Chances are that you’ve seen the words ‘Wabi Sabi‘ somewhere recently, but you may not know what they mean. Similar to when hygge hit the mainstream in 2016, Wabi Sabi is more of a lifestyle than a fleeting fad. It’s a Japanese concept based around finding the beauty in imperfections, embracing the ageing process and learning to love a simpler way of life. You can apply this concept to any part of your life, from your wardrobe to your beauty regime, but we’re particularly interested in its applications to interiors and homeware.
What does Wabi Sabi look like?
This is where it starts to get a bit tricky. Wabi Sabi is much more personal than simply copying a look that you see on Pinterest or Instagram. It isn’t a case of simply buying a couple of things and declaring yourself part of the trend. To truly embrace the lifestyle, you have to dig a little deeper and think about your entire mindset and how you live your life.
There is, however, a general ‘look’ that demonstrates the Wabi Sabi aesthetic. We’re talking about interiors here, so we’ll stick to what we know and allow you to discover the other strands of Wabi Sabi on your own. Our dedicated Pinterest board sums up the look quite well: neutral colours, natural materials and an unfinished aesthetic rather than an overly polished style. Rustic, handmade, uneven, unfinished, raw – all words that sum up Wabi Sabi.
Our favourite William Morris quote can also be applied here: “Have nothing in your home that you do not know to be useful or believe to be beautiful.” Wabi Sabi is all about living a simple life, free of unnecessary clutter. When you’re purchasing items for your home, ensure that they are either useful or that you are completely in love with them. Don’t fill your home with things that you’re unsure about.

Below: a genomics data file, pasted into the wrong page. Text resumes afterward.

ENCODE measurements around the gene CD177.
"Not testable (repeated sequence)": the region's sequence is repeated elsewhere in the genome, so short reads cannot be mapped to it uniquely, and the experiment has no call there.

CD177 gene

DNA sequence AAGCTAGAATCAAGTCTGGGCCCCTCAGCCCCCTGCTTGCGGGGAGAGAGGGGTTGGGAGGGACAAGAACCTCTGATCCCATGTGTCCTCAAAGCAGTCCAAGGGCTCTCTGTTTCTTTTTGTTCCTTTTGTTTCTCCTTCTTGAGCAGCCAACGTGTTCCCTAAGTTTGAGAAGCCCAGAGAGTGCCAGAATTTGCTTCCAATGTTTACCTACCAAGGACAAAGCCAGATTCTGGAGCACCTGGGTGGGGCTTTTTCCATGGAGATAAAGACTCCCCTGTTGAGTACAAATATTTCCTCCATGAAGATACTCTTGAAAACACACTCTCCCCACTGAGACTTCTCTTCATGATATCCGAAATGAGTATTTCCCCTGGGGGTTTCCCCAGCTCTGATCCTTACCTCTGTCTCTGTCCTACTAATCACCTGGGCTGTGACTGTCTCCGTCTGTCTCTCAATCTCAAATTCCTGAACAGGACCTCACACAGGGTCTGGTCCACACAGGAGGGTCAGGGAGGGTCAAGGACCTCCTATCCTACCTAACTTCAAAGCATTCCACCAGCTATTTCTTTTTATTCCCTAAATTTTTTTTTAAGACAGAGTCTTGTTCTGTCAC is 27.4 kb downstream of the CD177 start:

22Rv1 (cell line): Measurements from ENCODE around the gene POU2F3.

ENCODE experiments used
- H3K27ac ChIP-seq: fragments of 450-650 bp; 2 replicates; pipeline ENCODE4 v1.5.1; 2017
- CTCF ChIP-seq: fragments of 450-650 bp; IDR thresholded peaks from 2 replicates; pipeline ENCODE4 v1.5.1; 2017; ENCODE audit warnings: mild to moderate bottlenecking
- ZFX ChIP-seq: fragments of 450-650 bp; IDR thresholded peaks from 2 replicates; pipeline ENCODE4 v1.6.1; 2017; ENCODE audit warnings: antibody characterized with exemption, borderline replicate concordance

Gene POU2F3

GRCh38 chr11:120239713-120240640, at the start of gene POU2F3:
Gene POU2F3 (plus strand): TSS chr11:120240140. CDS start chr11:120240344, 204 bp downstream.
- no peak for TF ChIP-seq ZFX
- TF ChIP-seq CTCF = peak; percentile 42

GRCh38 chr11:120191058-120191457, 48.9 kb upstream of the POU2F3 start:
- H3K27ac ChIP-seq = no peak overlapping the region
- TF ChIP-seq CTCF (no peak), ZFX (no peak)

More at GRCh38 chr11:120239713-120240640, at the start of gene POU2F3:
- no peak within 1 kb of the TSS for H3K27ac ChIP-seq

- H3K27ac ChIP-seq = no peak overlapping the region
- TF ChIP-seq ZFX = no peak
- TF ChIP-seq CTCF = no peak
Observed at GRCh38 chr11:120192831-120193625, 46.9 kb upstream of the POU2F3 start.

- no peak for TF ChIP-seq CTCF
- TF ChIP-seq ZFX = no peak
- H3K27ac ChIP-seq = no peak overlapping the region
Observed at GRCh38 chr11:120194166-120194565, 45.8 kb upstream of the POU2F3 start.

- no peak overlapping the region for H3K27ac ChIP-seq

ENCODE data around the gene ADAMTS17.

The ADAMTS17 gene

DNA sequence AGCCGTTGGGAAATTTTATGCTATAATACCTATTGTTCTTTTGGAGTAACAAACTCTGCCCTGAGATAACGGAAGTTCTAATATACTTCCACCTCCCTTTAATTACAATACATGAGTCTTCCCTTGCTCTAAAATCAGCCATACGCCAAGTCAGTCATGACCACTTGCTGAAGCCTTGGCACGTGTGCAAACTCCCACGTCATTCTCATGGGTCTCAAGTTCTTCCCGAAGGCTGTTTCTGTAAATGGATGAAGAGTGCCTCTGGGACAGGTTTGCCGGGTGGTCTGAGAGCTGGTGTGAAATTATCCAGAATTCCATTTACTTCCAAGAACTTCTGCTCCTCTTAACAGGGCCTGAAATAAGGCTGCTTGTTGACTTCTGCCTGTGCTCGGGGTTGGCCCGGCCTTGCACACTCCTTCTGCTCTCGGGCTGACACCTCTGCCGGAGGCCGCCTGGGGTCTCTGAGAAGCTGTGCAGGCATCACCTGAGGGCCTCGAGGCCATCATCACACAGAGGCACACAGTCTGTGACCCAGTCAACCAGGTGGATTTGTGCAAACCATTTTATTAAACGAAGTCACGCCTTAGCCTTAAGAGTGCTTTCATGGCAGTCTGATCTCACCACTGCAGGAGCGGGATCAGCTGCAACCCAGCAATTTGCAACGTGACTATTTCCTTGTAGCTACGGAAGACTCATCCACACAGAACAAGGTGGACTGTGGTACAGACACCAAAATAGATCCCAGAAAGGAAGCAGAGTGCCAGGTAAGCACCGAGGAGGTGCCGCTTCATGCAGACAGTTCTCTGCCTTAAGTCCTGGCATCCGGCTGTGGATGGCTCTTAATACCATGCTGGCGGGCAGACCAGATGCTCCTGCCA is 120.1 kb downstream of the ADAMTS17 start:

How can I introduce Wabi Sabi to my home?
There are many ways that you can pick up on this trend for your home, whether you’d like to dip in your toes or dive in and completely revamp your life. Before completely refurbishing your home, we’d recommend trying out a few of the below suggestions for tapping into the trend.
Embrace raw plastered walls
Unfinished walls can look really stylish and perfectly encapsulate the Wabi Sabi philosophy of the beauty in imperfections. We’ve noticed a growing trend for these walls recently with grey concrete and natural pink plaster walls popping up all over social media. Back in September, we photographed our Christmas collection against the backdrop of a beautifully detailed raw plaster wall and were bombarded by comments from people asking where the wallpaper was from (it was just layers of old plaster!)
If you look through our collections you will probably notice that this trend has been creeping up on us for a while. Deconstructed velvet armchairs, uneven ceramics, wonky tableware, handmade pots and rustic wooden spoons are all key features across the products we’ve been selling over the past six months and there’s more to come. Rather than opting for perfectly finished items that look mass-produced and ‘new’, embrace products with a handmade, more rustic finish.
Make do and mend
Kintsugi is another Japanese philosophy that links in well with Wabi Sabi. Have you ever seen pottery that features gold ‘cracks’? To briefly summarise, this is a 500-year-old practice that seeks to lengthen the lifespan of items by repairing them in a beautiful way rather than throwing them away if they break. Apply this to your own home by repairing things that break rather than replacing them. Also, look for items that already feature decorative cracks and blemishes.
Introduce natural materials
Natural materials such as wood, concrete, rope and wicker all instantly emit a Wabi Sabi aesthetic. Opt for an unfinished or slightly distressed look rather than heavily varnished or polished finishes. Anything that looks handmade works perfectly.
Need further inspiration?